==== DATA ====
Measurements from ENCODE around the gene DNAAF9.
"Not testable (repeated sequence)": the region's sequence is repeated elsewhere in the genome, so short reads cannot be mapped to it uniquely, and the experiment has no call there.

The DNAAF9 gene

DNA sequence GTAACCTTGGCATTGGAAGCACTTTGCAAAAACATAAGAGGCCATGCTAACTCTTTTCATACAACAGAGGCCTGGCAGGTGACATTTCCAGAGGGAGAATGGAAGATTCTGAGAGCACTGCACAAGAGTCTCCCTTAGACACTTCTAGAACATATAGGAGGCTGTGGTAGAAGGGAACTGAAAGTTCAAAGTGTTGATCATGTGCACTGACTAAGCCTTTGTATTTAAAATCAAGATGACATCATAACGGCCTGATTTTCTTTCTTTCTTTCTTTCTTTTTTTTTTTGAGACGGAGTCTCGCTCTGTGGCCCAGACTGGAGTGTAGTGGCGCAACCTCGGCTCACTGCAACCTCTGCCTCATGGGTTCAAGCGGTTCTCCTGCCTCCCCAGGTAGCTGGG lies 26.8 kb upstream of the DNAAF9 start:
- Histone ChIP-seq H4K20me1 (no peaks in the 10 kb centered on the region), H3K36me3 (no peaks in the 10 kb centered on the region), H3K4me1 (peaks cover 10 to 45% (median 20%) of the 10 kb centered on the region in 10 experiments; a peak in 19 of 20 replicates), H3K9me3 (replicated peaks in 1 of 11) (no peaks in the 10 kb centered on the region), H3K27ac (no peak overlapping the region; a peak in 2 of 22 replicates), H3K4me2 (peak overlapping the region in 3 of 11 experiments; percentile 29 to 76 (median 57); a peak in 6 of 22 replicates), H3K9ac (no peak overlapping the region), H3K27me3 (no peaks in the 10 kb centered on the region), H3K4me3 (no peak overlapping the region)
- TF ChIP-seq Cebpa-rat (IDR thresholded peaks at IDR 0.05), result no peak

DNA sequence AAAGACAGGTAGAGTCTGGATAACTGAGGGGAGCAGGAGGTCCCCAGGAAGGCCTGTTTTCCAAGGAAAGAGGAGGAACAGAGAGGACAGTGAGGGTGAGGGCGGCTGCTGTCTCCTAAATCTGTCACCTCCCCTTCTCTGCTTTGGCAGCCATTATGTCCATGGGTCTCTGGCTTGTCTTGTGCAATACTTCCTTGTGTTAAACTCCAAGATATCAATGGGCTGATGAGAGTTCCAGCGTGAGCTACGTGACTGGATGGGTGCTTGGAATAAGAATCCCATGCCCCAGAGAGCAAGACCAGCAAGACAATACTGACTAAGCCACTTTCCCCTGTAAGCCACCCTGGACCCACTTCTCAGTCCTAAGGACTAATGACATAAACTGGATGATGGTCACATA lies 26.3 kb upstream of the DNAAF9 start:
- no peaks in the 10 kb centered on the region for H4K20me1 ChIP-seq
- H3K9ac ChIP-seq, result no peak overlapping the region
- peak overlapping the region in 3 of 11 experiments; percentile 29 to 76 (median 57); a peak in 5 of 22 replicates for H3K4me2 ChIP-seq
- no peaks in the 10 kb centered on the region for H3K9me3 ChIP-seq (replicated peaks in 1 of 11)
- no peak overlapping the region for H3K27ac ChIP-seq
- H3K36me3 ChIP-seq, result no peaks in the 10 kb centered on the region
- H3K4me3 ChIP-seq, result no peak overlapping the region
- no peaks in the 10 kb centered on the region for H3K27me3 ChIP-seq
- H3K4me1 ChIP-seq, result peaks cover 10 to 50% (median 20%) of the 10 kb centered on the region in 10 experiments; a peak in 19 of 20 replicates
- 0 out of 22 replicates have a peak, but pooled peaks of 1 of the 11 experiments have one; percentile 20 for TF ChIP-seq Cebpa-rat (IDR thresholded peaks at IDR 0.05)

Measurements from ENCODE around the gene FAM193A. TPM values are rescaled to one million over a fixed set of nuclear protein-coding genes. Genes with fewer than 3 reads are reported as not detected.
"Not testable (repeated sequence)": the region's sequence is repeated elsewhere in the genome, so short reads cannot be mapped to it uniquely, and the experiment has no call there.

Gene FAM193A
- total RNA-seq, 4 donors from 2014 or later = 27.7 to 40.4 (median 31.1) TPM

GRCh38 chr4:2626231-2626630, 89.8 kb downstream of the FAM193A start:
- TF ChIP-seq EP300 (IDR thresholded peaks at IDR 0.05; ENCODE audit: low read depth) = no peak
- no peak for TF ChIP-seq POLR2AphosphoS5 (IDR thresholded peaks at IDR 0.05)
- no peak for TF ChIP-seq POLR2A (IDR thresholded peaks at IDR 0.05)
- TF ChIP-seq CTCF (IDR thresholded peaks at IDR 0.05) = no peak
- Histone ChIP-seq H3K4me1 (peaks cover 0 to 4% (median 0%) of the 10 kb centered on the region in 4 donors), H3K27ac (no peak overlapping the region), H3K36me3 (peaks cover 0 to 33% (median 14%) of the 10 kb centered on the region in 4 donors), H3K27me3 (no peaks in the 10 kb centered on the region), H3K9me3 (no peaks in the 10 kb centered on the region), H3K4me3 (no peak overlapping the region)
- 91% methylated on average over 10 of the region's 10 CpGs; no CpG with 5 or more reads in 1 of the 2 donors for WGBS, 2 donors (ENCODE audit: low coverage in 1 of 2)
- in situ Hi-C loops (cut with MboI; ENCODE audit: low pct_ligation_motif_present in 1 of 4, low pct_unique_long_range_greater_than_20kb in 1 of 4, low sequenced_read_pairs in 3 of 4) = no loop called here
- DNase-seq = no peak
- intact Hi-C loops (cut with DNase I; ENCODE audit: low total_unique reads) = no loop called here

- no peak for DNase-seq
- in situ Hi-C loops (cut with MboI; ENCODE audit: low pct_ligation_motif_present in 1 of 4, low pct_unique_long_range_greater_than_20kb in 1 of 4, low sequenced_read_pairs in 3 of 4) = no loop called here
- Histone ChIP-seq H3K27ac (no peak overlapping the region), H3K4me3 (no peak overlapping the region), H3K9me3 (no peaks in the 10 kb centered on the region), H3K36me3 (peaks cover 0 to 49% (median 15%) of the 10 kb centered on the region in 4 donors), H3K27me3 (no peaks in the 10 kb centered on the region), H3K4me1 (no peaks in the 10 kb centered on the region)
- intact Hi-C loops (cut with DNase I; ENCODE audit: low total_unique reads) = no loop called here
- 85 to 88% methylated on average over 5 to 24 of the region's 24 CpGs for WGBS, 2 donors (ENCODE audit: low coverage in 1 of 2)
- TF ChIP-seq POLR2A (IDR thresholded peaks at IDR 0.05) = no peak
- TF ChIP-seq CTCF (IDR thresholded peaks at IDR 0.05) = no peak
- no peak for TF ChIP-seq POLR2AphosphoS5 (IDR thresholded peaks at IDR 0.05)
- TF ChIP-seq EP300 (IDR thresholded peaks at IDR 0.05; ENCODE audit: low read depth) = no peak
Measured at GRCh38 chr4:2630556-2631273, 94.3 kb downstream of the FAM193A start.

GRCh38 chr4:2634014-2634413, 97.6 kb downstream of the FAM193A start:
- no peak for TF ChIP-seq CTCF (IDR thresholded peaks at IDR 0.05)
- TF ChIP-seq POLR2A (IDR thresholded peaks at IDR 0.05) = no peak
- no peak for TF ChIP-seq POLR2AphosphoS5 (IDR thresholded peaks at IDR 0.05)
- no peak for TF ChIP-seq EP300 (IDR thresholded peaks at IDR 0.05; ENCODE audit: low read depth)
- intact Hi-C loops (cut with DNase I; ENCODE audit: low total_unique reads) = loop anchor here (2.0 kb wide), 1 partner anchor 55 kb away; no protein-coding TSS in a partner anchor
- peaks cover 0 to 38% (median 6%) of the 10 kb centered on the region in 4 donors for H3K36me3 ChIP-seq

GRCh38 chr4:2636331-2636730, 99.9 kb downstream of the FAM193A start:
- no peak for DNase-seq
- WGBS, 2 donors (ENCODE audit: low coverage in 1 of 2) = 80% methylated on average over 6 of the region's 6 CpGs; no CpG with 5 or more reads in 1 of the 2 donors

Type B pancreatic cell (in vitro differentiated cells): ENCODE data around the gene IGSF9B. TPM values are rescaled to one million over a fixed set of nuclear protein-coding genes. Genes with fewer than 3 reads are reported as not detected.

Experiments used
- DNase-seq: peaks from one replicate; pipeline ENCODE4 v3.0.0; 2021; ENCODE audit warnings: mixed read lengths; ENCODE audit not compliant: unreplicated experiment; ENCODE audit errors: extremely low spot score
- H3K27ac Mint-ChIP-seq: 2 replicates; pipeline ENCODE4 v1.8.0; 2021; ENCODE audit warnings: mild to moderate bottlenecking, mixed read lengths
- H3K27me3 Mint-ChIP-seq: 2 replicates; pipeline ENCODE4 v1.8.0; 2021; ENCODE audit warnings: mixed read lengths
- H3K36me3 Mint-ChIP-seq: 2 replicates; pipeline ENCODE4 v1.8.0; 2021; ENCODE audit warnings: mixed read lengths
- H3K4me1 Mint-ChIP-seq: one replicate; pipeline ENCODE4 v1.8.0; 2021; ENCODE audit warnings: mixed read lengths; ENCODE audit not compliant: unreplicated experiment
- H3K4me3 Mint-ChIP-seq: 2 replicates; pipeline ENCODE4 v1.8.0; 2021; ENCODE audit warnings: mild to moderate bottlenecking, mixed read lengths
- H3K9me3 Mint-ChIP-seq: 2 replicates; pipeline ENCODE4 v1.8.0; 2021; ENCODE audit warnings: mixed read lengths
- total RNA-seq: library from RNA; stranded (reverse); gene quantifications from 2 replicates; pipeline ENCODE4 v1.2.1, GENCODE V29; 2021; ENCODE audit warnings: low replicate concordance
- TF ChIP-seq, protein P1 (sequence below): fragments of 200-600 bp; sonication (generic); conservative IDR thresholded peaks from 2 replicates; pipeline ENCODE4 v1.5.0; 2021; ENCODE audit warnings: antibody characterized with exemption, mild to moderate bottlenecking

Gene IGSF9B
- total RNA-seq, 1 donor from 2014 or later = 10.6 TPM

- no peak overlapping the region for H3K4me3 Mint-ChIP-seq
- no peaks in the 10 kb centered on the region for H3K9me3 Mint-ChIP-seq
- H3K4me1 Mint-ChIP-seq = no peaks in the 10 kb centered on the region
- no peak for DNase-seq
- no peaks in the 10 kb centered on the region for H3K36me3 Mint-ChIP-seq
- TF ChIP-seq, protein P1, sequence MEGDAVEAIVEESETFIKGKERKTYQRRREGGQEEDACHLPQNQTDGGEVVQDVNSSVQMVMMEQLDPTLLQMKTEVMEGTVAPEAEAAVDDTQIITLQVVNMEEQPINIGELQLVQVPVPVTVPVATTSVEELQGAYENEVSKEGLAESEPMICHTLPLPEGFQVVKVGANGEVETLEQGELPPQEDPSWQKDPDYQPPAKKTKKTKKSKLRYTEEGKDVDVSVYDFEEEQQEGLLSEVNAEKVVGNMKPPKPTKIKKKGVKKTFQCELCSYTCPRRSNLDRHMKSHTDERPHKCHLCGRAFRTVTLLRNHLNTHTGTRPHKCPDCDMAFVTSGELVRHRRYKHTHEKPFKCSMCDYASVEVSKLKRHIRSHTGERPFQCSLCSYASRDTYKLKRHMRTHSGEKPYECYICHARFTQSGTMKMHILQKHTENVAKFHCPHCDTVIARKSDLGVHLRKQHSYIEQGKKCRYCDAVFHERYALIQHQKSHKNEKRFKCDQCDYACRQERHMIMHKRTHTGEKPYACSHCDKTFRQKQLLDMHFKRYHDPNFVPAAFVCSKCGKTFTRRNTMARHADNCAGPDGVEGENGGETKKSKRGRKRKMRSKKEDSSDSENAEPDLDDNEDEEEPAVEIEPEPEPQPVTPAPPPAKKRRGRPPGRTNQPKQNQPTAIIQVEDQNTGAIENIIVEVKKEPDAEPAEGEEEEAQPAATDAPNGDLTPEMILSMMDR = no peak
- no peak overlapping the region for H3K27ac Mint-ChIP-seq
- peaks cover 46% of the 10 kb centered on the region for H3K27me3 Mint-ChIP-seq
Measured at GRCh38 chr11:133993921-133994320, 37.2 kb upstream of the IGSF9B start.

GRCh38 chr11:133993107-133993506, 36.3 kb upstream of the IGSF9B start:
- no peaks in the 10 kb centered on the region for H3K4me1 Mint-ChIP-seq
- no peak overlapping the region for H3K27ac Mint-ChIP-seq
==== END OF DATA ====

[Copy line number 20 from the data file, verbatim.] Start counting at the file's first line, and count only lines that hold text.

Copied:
Gene FAM193A